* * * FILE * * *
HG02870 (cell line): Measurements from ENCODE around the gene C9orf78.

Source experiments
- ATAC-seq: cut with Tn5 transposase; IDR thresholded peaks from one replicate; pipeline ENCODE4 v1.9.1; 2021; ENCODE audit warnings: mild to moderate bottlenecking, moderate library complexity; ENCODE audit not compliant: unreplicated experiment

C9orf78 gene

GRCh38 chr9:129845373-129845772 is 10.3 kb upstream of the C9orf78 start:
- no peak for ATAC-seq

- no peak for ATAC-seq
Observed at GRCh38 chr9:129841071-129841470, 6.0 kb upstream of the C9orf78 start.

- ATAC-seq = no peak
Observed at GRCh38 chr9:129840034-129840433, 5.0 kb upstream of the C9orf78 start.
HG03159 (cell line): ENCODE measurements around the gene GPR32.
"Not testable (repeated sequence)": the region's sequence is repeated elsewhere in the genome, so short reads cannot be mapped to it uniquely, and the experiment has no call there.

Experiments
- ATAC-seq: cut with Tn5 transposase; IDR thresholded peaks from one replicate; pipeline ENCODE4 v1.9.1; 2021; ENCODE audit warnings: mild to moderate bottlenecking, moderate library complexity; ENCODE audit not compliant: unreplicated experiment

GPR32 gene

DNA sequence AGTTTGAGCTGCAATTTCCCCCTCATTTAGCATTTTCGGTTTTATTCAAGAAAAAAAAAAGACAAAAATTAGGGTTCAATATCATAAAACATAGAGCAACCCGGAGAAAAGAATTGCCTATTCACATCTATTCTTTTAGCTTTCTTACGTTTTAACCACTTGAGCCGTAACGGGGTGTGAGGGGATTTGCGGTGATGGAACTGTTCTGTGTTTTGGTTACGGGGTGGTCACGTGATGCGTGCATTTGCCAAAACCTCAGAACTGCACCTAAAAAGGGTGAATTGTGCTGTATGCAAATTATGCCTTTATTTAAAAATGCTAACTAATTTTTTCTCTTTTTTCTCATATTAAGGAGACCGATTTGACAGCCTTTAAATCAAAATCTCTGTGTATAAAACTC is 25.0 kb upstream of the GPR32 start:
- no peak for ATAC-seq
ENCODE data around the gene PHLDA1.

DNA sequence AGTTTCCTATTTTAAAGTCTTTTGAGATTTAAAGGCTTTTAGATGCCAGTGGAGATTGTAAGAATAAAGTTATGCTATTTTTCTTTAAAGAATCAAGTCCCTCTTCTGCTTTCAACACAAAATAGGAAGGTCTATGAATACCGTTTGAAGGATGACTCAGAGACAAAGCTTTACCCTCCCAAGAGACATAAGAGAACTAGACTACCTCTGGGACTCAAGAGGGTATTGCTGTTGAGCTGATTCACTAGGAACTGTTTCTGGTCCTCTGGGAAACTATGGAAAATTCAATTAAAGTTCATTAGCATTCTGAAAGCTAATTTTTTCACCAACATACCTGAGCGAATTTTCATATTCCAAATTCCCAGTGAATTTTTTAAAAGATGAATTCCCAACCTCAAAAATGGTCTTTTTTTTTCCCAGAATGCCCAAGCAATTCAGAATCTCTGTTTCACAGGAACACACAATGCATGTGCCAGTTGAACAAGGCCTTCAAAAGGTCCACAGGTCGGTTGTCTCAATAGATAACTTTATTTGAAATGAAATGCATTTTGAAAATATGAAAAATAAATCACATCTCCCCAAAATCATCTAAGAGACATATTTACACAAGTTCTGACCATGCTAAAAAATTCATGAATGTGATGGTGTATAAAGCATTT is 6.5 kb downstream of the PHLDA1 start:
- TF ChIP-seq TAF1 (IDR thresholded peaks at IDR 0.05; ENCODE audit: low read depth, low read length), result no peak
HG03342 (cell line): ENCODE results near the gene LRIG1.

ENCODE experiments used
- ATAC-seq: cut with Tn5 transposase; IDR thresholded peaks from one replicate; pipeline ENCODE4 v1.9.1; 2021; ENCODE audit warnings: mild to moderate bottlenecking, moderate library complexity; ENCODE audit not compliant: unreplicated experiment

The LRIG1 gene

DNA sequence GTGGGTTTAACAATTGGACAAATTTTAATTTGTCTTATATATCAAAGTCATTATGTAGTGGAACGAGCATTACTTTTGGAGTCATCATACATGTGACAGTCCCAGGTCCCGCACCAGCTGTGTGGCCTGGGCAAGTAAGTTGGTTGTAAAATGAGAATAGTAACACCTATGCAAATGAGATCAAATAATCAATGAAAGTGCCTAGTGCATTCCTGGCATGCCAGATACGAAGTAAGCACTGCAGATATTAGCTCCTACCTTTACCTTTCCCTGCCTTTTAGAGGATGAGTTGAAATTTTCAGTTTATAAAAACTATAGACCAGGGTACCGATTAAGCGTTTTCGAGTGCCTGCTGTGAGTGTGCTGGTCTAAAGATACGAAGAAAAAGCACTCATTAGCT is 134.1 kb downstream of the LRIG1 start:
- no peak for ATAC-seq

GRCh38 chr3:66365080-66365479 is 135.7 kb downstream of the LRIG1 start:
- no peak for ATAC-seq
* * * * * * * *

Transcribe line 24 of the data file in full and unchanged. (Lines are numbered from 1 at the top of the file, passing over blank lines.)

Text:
The LRIG1 gene